National environmental groups, conceding that global warming has lost much of its heat as a political issue, are now engaged in what the political online magazine Politico describes as a “rebranding.” Says the Politico article, “There’s been a change in climate for Washington’s greenhouse gang, and they’ve come to this conclusion: To win, they have to talk about other topics, like gas prices and kids choking on pollutants.”  

For the power business, this could turn out to be a positive development. It might expunge carbon dioxide from the regulatory libretto and refocus the ongoing opera bouffe on familiar themes. Perhaps we can drop the self-reverential handwringing about “carbon footprint” and worry about real, tangible, legally defined nasties such as SOx, NOx, and rocks.

This may be less a rebranding than a full-scale retreat. The message that the climate is falling around mankind’s head, pushed by environmental groups and former Vice President Al Gore for more than a decade, has failed to gain much political traction across the nation. In the process, the environmental movement has lost much of its luster and credibility.

The first priority of the Obama administration and its Democratic majority in Congress after the 2008 presidential election—cap-and-trade legislation—not only failed, but crashed and burned around the heads of the Democratic Party. The regulatory overreach gave the Republicans the political equivalent of heat-seeking missiles, and the GOP has used these weapons to punish Democrats. Take a look at this graphic from the Gallup polling organization to see what has been happening to support for environmental causes.

Why did the political message of man-made global warming fail? Aside from the fundamental problems involved in an issue that contained at least as much hype, non sequitur, and unstated political agenda as it did science, the doctrine of manmade global warming has a serious message debility. It doesn’t connect directly to the lives of the people it is alleged to affect. Climate change—which is historically the rule and not exceptional—happens very slowly. People do not experience climate discretely, as they do their economic circumstances.

So the climate catastrophists tried to focus on things that average folks do experience. All they could come up with that touches most people is weather, which, as Mark Twain famously noted, is something that everybody talks about but nobody does anything about. People do experience it. So the message of why we need to stop producing carbon dioxide, a conventionally harmless, even necessary and life-giving gas, switched to preventing extreme weather. Every hurricane, tornado, snowstorm, drought, flood, and famine became living evidence of the malign hand of man on the climate, according to the green liturgy.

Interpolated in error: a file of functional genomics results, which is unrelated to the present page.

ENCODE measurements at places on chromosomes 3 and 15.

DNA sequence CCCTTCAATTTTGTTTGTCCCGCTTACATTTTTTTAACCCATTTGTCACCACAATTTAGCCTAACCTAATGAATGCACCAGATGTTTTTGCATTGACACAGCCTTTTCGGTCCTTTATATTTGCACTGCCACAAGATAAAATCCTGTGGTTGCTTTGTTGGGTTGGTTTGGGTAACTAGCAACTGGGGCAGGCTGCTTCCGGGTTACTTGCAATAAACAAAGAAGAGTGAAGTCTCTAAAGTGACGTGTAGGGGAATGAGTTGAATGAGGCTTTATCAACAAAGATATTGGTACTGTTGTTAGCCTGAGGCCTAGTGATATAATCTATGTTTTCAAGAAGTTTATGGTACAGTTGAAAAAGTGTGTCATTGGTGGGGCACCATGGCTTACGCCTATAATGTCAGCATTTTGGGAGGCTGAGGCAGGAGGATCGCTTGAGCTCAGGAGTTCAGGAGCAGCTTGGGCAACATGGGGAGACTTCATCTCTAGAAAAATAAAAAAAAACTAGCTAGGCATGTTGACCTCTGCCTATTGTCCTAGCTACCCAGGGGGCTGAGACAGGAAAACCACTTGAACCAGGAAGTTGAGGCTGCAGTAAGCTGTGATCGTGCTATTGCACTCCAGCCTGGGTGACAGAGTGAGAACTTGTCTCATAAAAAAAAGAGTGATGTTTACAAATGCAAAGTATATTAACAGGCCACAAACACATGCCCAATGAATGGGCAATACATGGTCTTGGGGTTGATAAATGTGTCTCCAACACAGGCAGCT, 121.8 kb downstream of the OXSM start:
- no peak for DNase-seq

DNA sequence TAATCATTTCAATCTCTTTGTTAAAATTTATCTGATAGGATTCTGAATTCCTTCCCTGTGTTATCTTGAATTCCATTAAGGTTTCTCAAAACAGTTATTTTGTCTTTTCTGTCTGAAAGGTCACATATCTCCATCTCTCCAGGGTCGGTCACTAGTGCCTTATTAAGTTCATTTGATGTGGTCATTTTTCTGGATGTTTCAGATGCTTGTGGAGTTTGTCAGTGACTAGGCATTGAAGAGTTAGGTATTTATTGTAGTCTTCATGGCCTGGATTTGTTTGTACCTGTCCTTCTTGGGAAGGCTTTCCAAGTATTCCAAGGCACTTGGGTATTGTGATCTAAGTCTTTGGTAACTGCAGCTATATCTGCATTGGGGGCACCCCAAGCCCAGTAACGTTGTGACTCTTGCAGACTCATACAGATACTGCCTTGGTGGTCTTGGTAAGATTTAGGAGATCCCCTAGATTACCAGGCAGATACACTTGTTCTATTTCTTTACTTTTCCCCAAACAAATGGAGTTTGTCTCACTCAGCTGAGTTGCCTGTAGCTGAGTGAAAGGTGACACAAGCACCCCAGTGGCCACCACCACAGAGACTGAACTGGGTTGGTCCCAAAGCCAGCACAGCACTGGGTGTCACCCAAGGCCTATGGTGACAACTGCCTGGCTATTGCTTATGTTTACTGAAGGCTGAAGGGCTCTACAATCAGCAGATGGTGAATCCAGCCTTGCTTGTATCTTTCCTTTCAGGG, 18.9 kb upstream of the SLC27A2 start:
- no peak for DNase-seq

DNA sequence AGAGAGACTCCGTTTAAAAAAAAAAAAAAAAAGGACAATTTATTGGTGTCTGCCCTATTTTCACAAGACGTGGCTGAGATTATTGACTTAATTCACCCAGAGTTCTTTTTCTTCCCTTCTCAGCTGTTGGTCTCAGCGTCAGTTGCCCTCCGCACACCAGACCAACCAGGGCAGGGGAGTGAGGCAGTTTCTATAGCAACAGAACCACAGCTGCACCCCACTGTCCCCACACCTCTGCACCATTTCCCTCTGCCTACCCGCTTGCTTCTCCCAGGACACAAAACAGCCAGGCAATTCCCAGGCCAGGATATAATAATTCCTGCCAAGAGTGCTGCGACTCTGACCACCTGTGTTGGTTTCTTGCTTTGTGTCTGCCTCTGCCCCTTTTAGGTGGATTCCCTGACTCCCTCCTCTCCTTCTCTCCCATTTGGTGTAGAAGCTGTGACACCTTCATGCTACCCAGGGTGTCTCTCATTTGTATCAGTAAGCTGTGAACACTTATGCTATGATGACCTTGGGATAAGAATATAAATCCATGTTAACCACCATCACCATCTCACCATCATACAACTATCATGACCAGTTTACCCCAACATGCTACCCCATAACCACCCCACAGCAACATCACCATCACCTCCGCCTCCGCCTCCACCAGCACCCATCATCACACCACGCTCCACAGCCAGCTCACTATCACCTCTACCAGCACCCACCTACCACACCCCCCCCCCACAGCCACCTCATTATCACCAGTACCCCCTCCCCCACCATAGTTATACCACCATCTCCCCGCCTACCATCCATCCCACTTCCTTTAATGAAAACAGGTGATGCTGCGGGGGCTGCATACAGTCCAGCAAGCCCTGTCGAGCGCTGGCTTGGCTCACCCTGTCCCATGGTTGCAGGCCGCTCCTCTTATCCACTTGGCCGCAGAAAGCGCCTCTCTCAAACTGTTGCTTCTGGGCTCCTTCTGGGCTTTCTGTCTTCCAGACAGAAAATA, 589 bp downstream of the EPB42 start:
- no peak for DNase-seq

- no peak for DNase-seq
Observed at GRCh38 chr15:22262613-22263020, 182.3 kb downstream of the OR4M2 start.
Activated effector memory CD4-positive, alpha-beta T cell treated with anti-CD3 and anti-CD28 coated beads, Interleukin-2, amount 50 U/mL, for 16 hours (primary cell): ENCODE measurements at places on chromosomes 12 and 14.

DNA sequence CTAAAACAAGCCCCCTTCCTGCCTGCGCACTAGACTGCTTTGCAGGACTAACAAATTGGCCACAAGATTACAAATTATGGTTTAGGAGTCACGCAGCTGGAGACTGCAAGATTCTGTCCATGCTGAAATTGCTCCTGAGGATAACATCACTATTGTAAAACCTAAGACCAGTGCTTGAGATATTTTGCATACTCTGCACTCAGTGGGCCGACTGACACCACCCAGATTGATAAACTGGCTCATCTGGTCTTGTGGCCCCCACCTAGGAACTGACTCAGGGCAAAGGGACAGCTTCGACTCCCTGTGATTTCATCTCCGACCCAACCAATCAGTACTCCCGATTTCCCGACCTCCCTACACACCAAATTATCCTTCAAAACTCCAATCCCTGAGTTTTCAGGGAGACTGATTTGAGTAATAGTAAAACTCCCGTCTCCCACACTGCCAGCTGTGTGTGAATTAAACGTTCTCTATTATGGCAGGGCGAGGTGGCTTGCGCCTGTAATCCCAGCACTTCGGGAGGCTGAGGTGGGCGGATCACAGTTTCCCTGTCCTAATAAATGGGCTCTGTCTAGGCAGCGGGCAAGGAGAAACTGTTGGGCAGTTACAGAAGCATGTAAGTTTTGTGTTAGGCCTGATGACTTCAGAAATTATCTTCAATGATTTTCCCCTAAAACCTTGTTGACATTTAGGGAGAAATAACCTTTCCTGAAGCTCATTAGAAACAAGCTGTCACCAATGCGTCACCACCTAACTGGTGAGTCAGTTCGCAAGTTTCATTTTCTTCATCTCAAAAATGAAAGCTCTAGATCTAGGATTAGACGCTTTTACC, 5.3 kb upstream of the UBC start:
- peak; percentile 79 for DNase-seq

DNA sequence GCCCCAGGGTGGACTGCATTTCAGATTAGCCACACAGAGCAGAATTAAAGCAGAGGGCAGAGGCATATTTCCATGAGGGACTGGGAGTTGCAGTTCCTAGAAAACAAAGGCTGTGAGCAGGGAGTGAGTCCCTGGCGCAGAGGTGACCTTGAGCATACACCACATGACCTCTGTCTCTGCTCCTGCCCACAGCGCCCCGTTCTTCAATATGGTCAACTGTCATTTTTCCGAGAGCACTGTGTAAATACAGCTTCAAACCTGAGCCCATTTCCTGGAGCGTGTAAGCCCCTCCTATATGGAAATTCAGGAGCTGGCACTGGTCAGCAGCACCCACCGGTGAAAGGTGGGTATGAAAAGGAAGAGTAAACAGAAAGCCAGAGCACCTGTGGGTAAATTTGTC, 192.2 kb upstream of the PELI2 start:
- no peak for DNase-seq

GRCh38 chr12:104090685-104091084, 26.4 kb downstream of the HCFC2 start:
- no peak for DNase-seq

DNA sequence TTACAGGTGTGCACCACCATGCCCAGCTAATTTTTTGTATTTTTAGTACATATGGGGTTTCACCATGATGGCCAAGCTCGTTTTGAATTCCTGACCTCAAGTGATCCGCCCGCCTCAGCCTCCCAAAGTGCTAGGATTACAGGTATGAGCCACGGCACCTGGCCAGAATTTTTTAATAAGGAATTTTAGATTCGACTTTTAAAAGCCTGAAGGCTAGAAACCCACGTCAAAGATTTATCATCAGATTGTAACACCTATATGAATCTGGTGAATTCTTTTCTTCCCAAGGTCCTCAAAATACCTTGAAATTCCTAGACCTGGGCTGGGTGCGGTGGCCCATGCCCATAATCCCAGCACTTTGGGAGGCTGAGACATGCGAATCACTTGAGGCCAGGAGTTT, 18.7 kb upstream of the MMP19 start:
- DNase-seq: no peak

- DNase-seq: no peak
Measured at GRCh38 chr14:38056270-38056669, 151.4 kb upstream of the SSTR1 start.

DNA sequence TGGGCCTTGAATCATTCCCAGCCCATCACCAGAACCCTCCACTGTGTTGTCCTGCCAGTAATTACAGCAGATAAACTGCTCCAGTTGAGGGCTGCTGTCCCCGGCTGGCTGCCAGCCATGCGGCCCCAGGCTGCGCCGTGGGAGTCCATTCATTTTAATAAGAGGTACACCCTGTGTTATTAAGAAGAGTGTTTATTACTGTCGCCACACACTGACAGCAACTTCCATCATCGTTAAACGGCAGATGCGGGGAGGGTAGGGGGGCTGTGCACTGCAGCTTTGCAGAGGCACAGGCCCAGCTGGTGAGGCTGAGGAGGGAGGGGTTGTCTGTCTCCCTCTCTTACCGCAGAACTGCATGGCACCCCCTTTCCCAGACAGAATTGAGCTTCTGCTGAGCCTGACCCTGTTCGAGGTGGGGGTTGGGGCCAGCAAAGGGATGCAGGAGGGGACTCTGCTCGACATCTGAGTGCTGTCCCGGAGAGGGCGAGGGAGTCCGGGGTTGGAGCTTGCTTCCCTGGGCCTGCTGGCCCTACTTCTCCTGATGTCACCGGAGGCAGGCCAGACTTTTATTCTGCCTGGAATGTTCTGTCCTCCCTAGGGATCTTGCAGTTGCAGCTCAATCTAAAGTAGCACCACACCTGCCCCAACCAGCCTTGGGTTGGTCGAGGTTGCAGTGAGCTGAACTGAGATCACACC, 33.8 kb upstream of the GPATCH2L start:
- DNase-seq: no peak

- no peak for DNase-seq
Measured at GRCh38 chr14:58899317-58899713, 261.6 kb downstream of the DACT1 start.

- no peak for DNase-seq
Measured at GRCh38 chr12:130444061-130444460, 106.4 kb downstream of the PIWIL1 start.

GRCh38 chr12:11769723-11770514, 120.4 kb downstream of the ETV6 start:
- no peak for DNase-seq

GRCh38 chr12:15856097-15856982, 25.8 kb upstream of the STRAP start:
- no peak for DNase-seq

But that hasn’t worked, either, in large part because it is totally bogus. Blaming every extreme weather event on the handiwork of man vitiates any science that is behind global warming. In focusing on weather extremes, the environmental groups rendered their hypothesis of manmade global warming unfalsifiable. In short, it stopped being science and became faith, one that few Americans were prepared to accept.

So it’s retreat, or rebranding, or whatever euphemism one might choose. You could also call it “back to basics,” in that the green groups say they are going to resume talking about asthma, public health, and the old messages of the pre-climate change days.

The Natural Resources Defense Council’s Heather Taylor told Politico, “We’re going to talk a lot about the health implications of dirty air.” American University public relations professor Matthew Nisbet, who advises green groups on messaging, wrote recently, “In a polarized America, if you are going to build support for candidates in the Midwest and other battleground states that will back legislation on climate change during the next Congress, you have to switch focus to emphasize public health and economic resilience, goals realized through incremental actions like eliminating coal plants and boosting fuel efficiency.” Politico described the new tactic as “a bit of bait and switch: Help elect global warming fighters by basing campaigns on kitchen-table issues.” 

Whatever the reason for the retreat, it is good news for those in the power industry who face persistent regulatory challenges to their operations. The move back to basics puts the regulatory debate back on common and familiar ground: real pollution, not the faux version represented by benign carbon dioxide.

It’s old whine in even older bottles. That’s probably a good thing for the regulatory debate.

Kennedy Maize is MANAGING POWER’s executive editor